Chance is, you’ll feel much better.
Stay out of the news on Facebook, Instagram, and internet in general. Don’t buy the latest newspapers, and skip the news channel on your TV.
Stay in touch with your family and your closest. Let them be the information funnel. If there are life-changing events, that news will find you. Worst case scenario, you’ll get a text message from the government saying it’s all over.
It’s impossible to miss the end of the world.
I did my first information fast last week. It was the crucial vacation I postponed for years.
I feel better than I did in months. My anxieties and depression are subsiding by the day. I enjoy food again. My skin grew comfortable. I haven’t had a panic attack since I came to Europe. I stoped obsessing over issues I have no control over. And I finally managed to focus on what’s important.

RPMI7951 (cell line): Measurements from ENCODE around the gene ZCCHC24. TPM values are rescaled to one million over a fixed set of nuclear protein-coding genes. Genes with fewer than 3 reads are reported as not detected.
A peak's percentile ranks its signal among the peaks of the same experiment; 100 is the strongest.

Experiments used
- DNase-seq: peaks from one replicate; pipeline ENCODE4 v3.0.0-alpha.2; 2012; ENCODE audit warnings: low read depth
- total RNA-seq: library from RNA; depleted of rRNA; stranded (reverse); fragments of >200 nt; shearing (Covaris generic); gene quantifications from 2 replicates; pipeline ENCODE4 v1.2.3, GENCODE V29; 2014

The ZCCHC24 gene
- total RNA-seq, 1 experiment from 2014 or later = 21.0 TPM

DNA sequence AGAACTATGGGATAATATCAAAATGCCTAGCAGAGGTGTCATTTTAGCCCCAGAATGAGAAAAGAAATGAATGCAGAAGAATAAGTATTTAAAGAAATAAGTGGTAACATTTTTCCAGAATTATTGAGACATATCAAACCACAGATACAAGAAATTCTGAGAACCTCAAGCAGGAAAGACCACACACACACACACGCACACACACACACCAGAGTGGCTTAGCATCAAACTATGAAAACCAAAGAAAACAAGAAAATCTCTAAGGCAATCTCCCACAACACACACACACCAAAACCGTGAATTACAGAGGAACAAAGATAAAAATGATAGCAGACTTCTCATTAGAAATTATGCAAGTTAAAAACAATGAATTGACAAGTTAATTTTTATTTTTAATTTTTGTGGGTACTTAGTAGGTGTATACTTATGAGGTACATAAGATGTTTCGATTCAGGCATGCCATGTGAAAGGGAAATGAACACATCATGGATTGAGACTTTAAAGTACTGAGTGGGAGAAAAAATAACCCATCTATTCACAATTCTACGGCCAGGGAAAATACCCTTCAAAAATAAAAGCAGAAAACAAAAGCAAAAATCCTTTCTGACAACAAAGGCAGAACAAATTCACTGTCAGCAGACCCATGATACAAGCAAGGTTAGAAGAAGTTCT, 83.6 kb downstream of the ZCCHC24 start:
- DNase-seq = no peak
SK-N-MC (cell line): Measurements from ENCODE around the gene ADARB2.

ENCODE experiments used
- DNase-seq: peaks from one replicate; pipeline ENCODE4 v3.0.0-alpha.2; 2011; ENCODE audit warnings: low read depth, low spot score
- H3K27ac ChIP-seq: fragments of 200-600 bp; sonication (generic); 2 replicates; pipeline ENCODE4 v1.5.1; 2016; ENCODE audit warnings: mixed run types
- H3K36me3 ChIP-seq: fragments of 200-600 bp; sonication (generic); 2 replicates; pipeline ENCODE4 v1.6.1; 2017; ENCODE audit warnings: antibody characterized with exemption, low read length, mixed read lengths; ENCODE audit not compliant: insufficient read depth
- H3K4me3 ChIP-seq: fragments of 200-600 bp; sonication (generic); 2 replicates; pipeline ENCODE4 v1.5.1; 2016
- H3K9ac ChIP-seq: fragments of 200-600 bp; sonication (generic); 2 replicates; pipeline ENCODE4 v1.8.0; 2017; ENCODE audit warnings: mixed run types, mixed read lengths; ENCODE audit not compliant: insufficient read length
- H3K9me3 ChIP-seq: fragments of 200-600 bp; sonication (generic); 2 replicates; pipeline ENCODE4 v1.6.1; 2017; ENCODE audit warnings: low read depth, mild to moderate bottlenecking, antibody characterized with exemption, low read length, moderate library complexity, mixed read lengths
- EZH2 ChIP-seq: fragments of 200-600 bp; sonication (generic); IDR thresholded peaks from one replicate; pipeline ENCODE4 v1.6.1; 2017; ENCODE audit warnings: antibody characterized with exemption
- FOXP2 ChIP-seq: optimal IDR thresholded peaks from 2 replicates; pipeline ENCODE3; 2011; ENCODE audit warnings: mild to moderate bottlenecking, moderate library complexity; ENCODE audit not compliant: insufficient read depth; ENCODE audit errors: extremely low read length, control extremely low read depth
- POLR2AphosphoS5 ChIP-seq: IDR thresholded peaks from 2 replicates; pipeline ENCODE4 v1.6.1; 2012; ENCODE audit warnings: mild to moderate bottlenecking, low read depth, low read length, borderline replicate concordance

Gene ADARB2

I work, write, read and I’m present for my family, girlfriend and friends.
I’m in the right mindset to actually help others. And I stopped being the one that needs constant help.
Consuming too much sensationalism might damage your mental health. It will clog your engine like too much water in the tank does.
Anxiety and depression are connected to consuming too much media.
The real question is, what can you do about it?
You won’t be able to fend off the global pandemic by stressing out over the latest headline.
Unfortunately, it’s impossible to consume word about global disasters and stay indifferent. You’re not a heartless jellyfish.
It’s better to stay out of it completly for a while. If you don’t want to slip, don’t step on ice.
Do yourself a favor, and take the information detox. Approach it the same way you would approach alcohol after a massive holiday bender.